Looking at the big picture
When Mitchell looks at the big picture of developing physical literacy in Canada, he knows it’s the PL4C program that’s doing most of the heavy lifting, thanks in part to funding from the Government of British Columbia. By establishing relationships and introducing the concept to people unfamiliar with physical literacy, it’s slowly winning converts. But one hurdle is how seldom people communicate cross-sectorally.
“We’re so siloed. We live in this amazing age of communication yet somehow we’re more siloed than ever. We need to come together with common focus to see the utility of working together, to find out more about each other, and see that we can trust each other. Once you reach a level of trust, that’s a game changer. But nobody talks to each other,” he said.
Because the PL4C program is so multi-faceted, sometimes it’s hard for him to predict what’s going to work and what’s going to fail.
“Even though you’ve set yourself up to be successful and work in a certain way, I’m always surprised at how it plays out. The cool thing is that it does work, you can bring people together to problem-solve and build connectedness and make things better in their community,” he said, pointing to the PLAY West Vancouver – Bowen Island project as an example.
“We had a bunch of sport organizations that came together and over two years they developed field hockey and soccer to reduce conflict and promote multisport. But more importantly, they created a sport alliance that will now have a more coordinated approach around how clubs work, and that’s substantial.”
An upwards trajectory
Since the PL4C program first started, Sport for Life CEO Richard Way has understood the grandiosity of its vision. But even he couldn’t predict how many communities would be successfully engaged — with each working group reaching an average of four communities, he figures they’re reaching well over 100. And each one of them has milestones to reach.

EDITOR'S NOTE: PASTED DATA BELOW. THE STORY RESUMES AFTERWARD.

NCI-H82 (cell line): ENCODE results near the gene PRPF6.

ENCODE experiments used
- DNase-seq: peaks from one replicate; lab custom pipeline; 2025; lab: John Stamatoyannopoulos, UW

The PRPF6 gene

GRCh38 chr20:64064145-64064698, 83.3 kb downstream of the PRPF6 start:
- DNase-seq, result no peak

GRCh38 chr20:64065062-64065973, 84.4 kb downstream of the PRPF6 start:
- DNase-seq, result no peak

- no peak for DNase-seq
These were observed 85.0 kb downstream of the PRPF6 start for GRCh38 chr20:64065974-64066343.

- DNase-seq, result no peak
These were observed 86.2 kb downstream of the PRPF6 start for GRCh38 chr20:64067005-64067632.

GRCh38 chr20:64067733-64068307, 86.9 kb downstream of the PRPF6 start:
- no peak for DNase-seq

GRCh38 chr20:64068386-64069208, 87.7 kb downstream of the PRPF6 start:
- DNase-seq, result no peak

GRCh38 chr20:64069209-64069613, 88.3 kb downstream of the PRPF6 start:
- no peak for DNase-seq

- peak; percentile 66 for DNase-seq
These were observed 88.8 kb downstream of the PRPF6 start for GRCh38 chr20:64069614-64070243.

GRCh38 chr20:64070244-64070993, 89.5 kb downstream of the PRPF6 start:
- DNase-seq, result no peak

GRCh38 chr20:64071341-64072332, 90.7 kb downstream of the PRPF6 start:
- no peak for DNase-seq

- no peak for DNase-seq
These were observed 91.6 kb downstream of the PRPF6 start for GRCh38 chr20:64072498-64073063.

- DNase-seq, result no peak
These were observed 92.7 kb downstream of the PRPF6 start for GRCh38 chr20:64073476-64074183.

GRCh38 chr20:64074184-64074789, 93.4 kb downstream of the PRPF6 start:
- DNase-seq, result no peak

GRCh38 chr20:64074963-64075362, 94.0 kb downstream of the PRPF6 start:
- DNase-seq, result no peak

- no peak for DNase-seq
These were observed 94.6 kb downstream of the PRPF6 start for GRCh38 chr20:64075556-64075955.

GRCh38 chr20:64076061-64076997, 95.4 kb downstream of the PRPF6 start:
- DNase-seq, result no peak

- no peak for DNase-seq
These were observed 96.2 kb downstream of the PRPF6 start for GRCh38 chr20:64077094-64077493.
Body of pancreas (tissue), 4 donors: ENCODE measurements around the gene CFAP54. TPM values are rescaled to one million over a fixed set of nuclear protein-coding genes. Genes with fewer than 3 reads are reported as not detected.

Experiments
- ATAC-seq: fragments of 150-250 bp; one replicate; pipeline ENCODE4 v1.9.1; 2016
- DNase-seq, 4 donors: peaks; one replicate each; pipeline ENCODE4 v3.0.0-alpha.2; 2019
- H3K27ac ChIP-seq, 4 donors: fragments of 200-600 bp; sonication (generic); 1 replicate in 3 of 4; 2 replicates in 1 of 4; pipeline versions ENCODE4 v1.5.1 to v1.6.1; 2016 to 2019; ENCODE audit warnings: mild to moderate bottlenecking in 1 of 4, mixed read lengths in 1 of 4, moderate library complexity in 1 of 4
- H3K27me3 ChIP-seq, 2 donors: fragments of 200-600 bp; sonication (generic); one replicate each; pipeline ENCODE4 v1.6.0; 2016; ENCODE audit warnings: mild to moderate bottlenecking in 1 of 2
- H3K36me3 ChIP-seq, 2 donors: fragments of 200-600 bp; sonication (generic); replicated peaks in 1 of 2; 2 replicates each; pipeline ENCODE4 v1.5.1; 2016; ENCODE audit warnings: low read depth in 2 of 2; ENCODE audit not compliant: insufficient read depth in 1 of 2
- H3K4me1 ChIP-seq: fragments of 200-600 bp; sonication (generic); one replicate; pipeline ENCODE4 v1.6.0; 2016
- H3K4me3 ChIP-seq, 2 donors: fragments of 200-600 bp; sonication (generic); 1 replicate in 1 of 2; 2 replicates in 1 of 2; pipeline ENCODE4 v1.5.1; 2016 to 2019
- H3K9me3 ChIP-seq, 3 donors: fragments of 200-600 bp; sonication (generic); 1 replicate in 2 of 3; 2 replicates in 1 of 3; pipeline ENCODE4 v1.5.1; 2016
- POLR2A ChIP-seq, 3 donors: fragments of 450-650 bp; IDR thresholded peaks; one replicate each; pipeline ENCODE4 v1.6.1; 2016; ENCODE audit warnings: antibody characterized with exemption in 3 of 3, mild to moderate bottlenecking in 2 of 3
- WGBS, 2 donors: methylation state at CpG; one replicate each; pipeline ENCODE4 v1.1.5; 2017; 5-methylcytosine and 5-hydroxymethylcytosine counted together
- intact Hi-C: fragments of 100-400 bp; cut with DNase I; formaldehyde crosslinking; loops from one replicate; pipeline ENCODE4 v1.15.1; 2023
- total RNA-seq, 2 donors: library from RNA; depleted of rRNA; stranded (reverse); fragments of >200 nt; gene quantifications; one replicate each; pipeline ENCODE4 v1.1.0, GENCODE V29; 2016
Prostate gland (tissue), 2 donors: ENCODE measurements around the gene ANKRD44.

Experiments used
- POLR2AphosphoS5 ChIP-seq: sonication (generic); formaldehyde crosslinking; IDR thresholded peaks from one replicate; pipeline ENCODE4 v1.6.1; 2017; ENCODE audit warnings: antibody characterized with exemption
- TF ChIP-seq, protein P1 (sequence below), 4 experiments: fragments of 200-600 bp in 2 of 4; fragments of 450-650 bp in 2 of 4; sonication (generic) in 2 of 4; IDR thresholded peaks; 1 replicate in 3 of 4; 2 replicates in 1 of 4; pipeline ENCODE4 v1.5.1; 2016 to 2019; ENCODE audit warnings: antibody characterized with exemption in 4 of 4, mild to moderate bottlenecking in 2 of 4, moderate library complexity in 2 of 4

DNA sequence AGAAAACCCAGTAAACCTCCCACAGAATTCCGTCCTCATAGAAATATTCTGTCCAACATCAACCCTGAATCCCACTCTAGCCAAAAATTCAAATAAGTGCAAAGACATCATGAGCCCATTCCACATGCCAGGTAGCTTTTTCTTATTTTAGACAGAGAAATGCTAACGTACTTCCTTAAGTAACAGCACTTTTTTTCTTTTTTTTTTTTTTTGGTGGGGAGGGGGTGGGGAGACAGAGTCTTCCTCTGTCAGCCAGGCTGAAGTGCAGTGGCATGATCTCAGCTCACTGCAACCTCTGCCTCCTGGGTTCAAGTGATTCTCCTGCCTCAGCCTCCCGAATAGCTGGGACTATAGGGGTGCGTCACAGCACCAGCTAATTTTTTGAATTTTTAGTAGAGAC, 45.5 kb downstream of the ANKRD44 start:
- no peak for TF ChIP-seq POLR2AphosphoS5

“I’ve had the opportunity to work with PLAY for LIFE Prince George, where we have 125 milestones. When we put all that together this project is a catalyst to literally thousands of actions to develop physical literacy and increase physical activity. This can only be done with hard work and great leadership of Drew Mitchell, Tom Jones, Nick Hastie and our team of mentors along with community leads. They all see the value in connecting within their community to create a better world.”
Plans are already underway to get the PL4C program into new jurisdictions across the country, with five new intakes happening this year. Mitchell was thrilled to learn that four of those are Indigenous communities, which have typically been under-served in the past.
“The key question to ask is what was it like at the beginning, and what’s it like now? And once you look at the work that’s been done, the relationship built and the projects completed, you’ll see there’s a world of difference. People are prioritizing movement in ways we couldn’t even have imagined, and that’s a beautiful thing.”
To learn more about these projects, visit their individual web pages at physicalliteracy.ca. Sooke-Westshore can be found here, Prince George can be found here and West Vancouver – Bowen Island can be found here.